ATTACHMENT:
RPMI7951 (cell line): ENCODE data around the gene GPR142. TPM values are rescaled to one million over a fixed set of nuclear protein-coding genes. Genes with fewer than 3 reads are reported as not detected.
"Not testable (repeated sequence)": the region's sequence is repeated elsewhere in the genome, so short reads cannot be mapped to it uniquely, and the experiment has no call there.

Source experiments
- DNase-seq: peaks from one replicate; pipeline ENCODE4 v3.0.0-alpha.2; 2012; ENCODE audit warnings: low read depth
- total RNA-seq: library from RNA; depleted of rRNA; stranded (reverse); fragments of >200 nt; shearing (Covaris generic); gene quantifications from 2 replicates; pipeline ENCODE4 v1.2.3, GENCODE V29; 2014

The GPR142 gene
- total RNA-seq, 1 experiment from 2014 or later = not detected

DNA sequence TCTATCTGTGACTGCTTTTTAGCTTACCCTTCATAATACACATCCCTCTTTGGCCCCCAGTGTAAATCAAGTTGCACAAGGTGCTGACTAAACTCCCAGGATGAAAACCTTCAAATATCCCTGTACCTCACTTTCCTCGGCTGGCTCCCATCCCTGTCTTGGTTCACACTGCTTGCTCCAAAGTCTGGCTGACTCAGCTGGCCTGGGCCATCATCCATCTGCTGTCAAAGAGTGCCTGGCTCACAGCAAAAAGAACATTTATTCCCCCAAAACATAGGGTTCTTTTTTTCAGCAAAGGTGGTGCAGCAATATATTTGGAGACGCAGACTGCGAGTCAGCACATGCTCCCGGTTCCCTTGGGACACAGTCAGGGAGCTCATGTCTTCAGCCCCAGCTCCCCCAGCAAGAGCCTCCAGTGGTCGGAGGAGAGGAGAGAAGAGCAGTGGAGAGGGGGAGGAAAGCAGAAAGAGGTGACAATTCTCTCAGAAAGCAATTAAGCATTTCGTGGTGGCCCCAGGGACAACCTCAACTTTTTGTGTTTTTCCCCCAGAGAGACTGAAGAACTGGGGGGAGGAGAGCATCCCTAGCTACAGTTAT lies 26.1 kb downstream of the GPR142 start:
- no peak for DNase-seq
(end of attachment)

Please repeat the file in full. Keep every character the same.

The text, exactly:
RPMI7951 (cell line): ENCODE data around the gene GPR142. TPM values are rescaled to one million over a fixed set of nuclear protein-coding genes. Genes with fewer than 3 reads are reported as not detected.
"Not testable (repeated sequence)": the region's sequence is repeated elsewhere in the genome, so short reads cannot be mapped to it uniquely, and the experiment has no call there.

Source experiments
- DNase-seq: peaks from one replicate; pipeline ENCODE4 v3.0.0-alpha.2; 2012; ENCODE audit warnings: low read depth
- total RNA-seq: library from RNA; depleted of rRNA; stranded (reverse); fragments of >200 nt; shearing (Covaris generic); gene quantifications from 2 replicates; pipeline ENCODE4 v1.2.3, GENCODE V29; 2014

The GPR142 gene
- total RNA-seq, 1 experiment from 2014 or later = not detected

DNA sequence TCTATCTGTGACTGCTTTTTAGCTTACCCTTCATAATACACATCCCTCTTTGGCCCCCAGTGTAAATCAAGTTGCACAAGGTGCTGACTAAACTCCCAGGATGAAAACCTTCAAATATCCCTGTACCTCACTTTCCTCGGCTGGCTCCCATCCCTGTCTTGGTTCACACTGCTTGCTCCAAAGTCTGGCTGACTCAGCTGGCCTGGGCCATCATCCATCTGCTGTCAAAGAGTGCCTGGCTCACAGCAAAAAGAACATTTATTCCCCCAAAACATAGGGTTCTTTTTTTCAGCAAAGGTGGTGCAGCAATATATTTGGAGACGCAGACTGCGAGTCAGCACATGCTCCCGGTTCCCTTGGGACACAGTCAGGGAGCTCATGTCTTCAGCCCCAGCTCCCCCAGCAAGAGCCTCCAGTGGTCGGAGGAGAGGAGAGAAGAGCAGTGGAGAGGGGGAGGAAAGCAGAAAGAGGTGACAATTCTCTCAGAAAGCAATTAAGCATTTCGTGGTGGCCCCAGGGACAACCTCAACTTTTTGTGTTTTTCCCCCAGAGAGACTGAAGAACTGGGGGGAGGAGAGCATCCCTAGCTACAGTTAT lies 26.1 kb downstream of the GPR142 start:
- no peak for DNase-seq